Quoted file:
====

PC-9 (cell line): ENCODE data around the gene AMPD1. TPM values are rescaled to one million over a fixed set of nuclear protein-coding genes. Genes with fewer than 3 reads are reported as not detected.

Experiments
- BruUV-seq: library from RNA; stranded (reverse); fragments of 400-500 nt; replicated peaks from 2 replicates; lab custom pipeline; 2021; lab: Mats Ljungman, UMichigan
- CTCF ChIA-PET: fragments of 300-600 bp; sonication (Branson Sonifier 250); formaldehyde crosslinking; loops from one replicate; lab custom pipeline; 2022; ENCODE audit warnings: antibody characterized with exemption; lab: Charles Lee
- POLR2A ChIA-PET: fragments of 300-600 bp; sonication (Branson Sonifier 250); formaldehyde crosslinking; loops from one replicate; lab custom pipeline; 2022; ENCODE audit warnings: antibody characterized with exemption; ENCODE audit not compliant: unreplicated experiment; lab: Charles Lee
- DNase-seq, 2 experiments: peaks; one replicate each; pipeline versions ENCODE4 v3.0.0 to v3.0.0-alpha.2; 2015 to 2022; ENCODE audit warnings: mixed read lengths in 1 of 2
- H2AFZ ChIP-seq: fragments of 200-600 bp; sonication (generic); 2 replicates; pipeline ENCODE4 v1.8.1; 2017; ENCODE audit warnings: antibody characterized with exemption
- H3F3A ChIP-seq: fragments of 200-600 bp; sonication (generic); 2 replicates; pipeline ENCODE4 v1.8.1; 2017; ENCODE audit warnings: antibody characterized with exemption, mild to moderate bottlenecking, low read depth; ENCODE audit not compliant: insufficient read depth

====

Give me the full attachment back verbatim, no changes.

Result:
PC-9 (cell line): ENCODE data around the gene AMPD1. TPM values are rescaled to one million over a fixed set of nuclear protein-coding genes. Genes with fewer than 3 reads are reported as not detected.

Experiments
- BruUV-seq: library from RNA; stranded (reverse); fragments of 400-500 nt; replicated peaks from 2 replicates; lab custom pipeline; 2021; lab: Mats Ljungman, UMichigan
- CTCF ChIA-PET: fragments of 300-600 bp; sonication (Branson Sonifier 250); formaldehyde crosslinking; loops from one replicate; lab custom pipeline; 2022; ENCODE audit warnings: antibody characterized with exemption; lab: Charles Lee
- POLR2A ChIA-PET: fragments of 300-600 bp; sonication (Branson Sonifier 250); formaldehyde crosslinking; loops from one replicate; lab custom pipeline; 2022; ENCODE audit warnings: antibody characterized with exemption; ENCODE audit not compliant: unreplicated experiment; lab: Charles Lee
- DNase-seq, 2 experiments: peaks; one replicate each; pipeline versions ENCODE4 v3.0.0 to v3.0.0-alpha.2; 2015 to 2022; ENCODE audit warnings: mixed read lengths in 1 of 2
- H2AFZ ChIP-seq: fragments of 200-600 bp; sonication (generic); 2 replicates; pipeline ENCODE4 v1.8.1; 2017; ENCODE audit warnings: antibody characterized with exemption
- H3F3A ChIP-seq: fragments of 200-600 bp; sonication (generic); 2 replicates; pipeline ENCODE4 v1.8.1; 2017; ENCODE audit warnings: antibody characterized with exemption, mild to moderate bottlenecking, low read depth; ENCODE audit not compliant: insufficient read depth